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Limbal Stem Cell Deficiency (LSCD)
Clinical Trial Phase I/IIa

Background Information

Limbal stem cells (LSCs) are crucial for the regular physiological regeneration of the transparent anterior part of human eye, i.e. the corneal epithelium. Damage to the limbus, the area which forms the border between cornea and sclera, may cause a lack of LSCs leading to limbal stem cell deficiency (LSCD). Typical symptoms of LSCD involve corneal conjunctivalization, neovascularization and scarring as well as chronic ocular inflammation. This contribute to a loss of corneal transparency and may finally lead to profound vision impairment or even blindness. Conventional treatment options for corneal disorders like LSCD include transplantation of limbal auto- or allografts. However, limbal donor tissue is limited and transplantation is associated with a high risk of rejection.

Clinical success of transplantation has been described to be associated with the percentage of stem cells, characterized by expression of p63. Being a transcription factor, purification for p63 is unfortunately not feasible due to its intracellular location, but co-expression with the membrane-bound ABC transporter ABCB5 has been recently found allowing for monoclonal antibody-based LSC sorting. Besides its advantage in terms of purification, a central role of ABCB5 in corneal development and repair has been shown so far by various authors (Ksander et al., 2014; Gonzalez et al., 2017; Li et al., 2017). This suggests that the natural stem cell pool could potentially be restored by topical administration of ABCB5+ LSCs to the eye affected with LSCD, leading to regeneration of the corneal tissue to improve or restore vision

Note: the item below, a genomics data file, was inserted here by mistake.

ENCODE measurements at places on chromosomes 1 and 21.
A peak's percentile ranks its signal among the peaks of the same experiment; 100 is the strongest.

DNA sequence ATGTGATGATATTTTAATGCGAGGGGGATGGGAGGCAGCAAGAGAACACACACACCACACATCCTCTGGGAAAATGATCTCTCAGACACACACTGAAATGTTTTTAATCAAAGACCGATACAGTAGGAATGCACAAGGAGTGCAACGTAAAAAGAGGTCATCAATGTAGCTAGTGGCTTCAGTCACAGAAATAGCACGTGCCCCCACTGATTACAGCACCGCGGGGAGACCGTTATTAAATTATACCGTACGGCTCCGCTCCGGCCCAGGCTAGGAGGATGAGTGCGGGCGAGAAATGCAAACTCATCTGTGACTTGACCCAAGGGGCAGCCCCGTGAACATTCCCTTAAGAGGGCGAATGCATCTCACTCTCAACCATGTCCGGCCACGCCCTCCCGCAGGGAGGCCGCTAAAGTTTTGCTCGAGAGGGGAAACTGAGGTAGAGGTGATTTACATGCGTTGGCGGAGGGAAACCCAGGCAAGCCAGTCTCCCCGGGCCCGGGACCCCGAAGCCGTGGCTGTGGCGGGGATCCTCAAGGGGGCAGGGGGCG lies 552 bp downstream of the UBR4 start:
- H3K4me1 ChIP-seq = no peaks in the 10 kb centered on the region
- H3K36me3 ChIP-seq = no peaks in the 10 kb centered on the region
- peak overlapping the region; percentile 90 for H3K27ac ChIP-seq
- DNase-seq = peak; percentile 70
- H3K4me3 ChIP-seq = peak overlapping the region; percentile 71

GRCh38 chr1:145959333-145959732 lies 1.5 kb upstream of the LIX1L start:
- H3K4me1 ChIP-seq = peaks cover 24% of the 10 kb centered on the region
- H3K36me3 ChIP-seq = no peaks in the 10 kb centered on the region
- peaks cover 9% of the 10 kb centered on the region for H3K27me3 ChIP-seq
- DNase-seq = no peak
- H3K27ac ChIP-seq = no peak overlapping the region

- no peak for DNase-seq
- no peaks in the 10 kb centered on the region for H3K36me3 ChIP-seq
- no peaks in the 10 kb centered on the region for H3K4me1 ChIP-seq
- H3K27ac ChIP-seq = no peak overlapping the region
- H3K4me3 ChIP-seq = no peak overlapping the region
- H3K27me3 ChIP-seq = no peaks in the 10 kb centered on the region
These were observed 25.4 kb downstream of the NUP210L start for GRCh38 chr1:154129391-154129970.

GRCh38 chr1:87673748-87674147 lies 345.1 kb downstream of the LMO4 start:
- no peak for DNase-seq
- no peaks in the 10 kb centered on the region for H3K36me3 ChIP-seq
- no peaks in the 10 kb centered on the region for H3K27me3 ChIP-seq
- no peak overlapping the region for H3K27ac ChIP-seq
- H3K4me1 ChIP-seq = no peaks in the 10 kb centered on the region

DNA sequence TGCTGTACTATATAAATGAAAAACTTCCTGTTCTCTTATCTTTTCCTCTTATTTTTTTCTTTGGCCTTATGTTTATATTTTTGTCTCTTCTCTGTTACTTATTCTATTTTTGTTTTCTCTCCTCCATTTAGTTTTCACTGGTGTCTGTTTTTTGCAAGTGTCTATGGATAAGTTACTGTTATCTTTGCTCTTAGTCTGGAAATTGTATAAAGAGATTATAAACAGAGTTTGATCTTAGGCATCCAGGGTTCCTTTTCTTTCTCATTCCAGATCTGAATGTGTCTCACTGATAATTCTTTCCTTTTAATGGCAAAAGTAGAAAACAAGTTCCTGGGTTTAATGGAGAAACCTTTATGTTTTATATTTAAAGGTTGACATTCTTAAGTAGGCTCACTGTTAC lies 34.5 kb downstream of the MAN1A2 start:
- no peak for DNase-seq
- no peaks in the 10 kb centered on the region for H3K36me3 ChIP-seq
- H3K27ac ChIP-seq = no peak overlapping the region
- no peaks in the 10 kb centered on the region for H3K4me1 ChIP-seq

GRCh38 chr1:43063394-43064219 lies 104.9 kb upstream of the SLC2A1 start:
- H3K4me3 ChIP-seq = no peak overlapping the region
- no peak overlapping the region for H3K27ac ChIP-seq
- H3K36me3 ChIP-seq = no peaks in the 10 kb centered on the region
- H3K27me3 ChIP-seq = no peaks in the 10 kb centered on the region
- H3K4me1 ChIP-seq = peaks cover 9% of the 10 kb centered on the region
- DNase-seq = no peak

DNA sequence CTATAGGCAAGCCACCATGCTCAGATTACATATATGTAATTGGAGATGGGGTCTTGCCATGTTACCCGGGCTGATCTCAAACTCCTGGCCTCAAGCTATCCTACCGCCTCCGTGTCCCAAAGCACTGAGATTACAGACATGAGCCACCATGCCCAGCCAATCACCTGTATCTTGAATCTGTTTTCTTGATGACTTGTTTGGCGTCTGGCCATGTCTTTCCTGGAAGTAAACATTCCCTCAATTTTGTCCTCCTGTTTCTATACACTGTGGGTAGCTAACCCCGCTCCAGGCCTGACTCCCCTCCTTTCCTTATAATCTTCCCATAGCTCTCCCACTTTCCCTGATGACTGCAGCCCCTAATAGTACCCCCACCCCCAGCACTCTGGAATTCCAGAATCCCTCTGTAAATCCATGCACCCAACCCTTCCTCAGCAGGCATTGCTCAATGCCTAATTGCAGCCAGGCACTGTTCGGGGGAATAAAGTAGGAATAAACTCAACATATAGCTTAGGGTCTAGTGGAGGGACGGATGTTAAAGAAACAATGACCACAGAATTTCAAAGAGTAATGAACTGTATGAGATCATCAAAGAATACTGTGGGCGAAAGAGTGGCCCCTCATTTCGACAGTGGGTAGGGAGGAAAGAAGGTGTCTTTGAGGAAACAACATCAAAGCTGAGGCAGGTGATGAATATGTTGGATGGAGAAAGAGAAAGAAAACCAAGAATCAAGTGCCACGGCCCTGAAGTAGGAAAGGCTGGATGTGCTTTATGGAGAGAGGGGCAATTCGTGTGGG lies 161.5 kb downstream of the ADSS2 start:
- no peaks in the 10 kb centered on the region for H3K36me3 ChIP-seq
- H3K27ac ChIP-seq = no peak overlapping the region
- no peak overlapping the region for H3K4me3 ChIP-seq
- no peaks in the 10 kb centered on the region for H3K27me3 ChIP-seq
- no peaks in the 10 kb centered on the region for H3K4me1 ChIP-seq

TICEBA has established a GMP-compliant manufacturing process to obtain, expand and isolate ABCB5+ LSCs from donor corneal tissue. The manufacturing process has been authorized in accordance with §13 of the German Medicinal Products Act (AMG). Safety and therapeutic efficacy of ABCB5+ LSCs has been shown in preclinical models.


Process

HERE you can find more information about the clinical trial with allogeneic ABCB5+ LSCs.


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